Getting the word out: Tát study visit
Tát City Hall welcomes NGO forum and press trip participants to explain EEA Grants-funded project on rainwater management and adaptation to climate change
On a sweltering and humid afternoon in early June, more than two dozen participants involved in a pair of 25th anniversary of the Regional Environmental Center (REC) side events travelled by bus from Szentendre to Tát City Hall to learn about a recently implemented EEA Grants-supported pilot projectcalled “Elaborating a Concept for Precipitation Management and Adapting to Climate Change in the Settlements of Tát and Tokod”.
The aim of the pilot project is to address water-related concerns in two adjacent Hungarian municipalities about 60 kilometres from Budapest. Tát and Tokod are settlements on the Danube bend that in recent years have come under increasing threat from severe flooding and high groundwater levels. While these events are not unheard of in the region, their increasing frequency and severity is widely attributed to climate change.
The Tát visit on June 10 was a joint activity for two groups involved in separate side events organised for the week of the REC’s 25th anniversary (June 8–12) under the COP21-based theme ‘Road to Paris’. One group was taking part in an NGO forum and included participants representing organisations from Albania, Hungary, Kosovo*, Serbia, and Ukraine. The other group was made up of journalists taking part in a four-day press trip to Szentendre to learn more about climate change and environmental issues to more effectively report on these issues to their respective media outlets. The journalists came from Albania, Bosnia & Herzegovina, Bulgaria, Croatia, Germany, Hungary, the former Yugoslav Republic of Macedonia, Montenegro, Poland, Serbia, Turkey, and Ukraine. Other visitors included REC staff involved in the “Precipitation Management” programme, as well as side-event presenters representing Al Gore’s ‘The Climate Reality Project’ and the United Nations Convention to Combat Desertification (UNCCD).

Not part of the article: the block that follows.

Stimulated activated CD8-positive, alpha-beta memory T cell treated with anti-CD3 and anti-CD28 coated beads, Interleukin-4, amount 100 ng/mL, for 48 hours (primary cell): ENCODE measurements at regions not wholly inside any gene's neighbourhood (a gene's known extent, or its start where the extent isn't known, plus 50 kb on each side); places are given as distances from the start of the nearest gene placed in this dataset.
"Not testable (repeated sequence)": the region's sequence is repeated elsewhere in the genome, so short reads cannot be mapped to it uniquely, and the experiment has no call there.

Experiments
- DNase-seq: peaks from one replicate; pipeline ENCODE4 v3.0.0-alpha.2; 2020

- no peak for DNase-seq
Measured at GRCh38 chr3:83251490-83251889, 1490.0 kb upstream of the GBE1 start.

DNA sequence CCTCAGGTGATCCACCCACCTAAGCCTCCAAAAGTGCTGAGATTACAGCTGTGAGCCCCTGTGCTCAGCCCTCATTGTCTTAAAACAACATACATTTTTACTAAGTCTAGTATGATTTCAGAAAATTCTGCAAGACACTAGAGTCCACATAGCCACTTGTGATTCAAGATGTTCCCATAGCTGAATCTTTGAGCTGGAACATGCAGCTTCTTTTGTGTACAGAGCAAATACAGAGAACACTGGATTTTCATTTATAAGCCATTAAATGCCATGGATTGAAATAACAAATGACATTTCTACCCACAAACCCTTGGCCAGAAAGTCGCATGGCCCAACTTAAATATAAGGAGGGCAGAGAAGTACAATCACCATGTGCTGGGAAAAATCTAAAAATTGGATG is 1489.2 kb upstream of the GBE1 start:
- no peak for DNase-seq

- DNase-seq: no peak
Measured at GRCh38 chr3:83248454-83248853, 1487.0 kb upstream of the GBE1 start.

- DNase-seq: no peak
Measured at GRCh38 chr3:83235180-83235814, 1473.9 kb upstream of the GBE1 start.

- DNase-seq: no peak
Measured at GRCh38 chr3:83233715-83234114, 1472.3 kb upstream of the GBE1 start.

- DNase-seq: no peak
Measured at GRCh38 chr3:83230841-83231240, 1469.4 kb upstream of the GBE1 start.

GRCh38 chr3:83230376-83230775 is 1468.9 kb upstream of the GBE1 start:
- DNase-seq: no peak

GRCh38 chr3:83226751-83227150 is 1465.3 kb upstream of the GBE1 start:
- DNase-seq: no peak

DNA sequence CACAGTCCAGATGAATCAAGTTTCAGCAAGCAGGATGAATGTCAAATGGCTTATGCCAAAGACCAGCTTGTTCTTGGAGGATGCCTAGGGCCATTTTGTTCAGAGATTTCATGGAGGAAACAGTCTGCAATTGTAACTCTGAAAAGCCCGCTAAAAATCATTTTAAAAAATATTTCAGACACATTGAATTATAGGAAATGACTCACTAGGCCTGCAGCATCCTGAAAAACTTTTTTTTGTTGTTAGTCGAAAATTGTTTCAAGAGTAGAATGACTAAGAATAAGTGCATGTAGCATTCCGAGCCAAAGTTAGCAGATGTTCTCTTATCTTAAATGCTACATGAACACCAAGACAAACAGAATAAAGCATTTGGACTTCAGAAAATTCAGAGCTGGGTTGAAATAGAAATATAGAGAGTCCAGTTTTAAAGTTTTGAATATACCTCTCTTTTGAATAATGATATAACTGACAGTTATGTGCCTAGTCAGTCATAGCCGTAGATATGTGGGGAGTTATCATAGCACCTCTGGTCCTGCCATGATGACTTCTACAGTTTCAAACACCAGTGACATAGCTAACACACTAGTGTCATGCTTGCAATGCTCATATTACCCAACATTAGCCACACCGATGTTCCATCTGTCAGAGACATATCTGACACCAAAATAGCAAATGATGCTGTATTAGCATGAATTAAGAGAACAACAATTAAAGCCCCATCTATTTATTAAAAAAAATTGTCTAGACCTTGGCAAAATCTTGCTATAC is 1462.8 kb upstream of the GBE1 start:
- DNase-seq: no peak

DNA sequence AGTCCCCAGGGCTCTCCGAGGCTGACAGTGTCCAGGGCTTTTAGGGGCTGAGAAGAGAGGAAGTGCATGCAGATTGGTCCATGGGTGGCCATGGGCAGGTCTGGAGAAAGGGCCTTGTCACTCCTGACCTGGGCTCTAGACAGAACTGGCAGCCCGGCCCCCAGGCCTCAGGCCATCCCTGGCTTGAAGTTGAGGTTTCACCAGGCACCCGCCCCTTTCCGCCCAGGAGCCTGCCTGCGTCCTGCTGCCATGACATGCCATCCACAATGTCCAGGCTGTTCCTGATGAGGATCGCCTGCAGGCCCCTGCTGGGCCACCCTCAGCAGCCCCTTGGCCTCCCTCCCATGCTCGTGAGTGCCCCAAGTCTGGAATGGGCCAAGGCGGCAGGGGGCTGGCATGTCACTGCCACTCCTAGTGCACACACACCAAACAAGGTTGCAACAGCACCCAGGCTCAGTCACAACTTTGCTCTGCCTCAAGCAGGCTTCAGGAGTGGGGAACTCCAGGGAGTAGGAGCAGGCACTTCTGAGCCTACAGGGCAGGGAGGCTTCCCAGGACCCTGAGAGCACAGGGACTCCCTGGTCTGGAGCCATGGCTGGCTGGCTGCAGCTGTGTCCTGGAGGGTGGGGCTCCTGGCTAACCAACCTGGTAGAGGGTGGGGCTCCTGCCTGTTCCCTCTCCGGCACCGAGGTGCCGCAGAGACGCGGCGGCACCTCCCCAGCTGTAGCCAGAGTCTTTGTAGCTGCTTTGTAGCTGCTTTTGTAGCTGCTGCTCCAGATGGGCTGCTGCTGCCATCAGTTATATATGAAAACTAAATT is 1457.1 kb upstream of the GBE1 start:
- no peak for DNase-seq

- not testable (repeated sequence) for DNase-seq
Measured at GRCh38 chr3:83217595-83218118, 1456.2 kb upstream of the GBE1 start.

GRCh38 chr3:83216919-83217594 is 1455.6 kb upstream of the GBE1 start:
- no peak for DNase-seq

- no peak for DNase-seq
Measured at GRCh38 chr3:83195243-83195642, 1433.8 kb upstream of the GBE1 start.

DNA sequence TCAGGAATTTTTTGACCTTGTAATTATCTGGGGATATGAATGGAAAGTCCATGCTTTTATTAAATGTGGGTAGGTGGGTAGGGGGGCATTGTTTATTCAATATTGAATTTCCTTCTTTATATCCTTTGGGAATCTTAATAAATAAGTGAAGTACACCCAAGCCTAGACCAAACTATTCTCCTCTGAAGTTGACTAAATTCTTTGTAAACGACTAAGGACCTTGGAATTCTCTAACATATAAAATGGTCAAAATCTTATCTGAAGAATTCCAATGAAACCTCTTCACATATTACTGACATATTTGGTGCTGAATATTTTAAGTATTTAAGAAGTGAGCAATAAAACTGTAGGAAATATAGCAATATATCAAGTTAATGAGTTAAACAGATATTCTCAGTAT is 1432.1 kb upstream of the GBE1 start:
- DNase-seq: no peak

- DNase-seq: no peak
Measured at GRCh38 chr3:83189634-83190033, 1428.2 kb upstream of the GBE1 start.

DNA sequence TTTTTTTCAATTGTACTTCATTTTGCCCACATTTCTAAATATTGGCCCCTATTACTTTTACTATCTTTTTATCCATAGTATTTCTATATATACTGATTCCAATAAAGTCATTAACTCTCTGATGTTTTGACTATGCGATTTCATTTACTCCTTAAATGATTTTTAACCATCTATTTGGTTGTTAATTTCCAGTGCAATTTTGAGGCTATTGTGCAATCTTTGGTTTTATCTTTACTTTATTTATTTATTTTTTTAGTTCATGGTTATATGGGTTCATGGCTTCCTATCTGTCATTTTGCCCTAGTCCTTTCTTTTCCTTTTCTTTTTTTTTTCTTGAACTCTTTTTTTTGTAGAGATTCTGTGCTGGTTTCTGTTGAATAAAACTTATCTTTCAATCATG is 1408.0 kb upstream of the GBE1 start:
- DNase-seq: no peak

Programme manager Judit Balint of the REC provided background information about the climate change adaptation programme and the aforementioned pilot project before the group boarded the bus. She also touched on some of the other projects being implemented under the programme — namely, the National Adaptation Geoinformatic System (NAGiS), which is currently under development.
After the visitors arrived, the mayor of Tát, Lajos Turi, opened with a description of the effects of climate change for his community and the measures that are being taken to minimise water-related damages in the future.
“I'm sure that climate change is having an impact on everyday life", Turi said. “With massive changes in precipitation throughout Hungary, winters are more humid and summers are drier. While our local people have worked hard to make our towns 100 percent flood-proof, our biggest problems are from drainage and groundwater. We have high hopes, however, that this EEA Grants programme will help us to explore and manage these issues.”
The group heard next from the former mayor of Tát, Lajos Szenes, and the current mayor of neighbouring Tokod, Tivadar Tóth. The presentations concluded with a technical summary from
Erzsebet Piesko, representing DHI Water & Environment, an independent, international consulting and research organisation. A brief Q&A session followed before the visitors departed for Szentendre.
“It’s really amazing to see what’s taking place here at the local level,” exclaimed Djordje Samardzija from Serbian NGO ‘One Degree’ on the bus ride back to Szentendre. “I can’t imagine a single mayor in my country even acknowledging the existence of climate change, let alone wanting to do anything about it.”